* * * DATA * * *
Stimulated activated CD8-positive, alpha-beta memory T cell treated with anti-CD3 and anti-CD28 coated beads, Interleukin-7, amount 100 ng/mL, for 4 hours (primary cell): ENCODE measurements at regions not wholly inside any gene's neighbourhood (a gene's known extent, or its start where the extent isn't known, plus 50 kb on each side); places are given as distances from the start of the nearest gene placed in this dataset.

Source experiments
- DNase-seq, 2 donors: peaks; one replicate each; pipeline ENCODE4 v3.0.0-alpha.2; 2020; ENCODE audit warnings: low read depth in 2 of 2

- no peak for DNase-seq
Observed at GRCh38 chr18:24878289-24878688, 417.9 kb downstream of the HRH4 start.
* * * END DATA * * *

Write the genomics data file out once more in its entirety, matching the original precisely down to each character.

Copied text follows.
Stimulated activated CD8-positive, alpha-beta memory T cell treated with anti-CD3 and anti-CD28 coated beads, Interleukin-7, amount 100 ng/mL, for 4 hours (primary cell): ENCODE measurements at regions not wholly inside any gene's neighbourhood (a gene's known extent, or its start where the extent isn't known, plus 50 kb on each side); places are given as distances from the start of the nearest gene placed in this dataset.

Source experiments
- DNase-seq, 2 donors: peaks; one replicate each; pipeline ENCODE4 v3.0.0-alpha.2; 2020; ENCODE audit warnings: low read depth in 2 of 2

- no peak for DNase-seq
Observed at GRCh38 chr18:24878289-24878688, 417.9 kb downstream of the HRH4 start.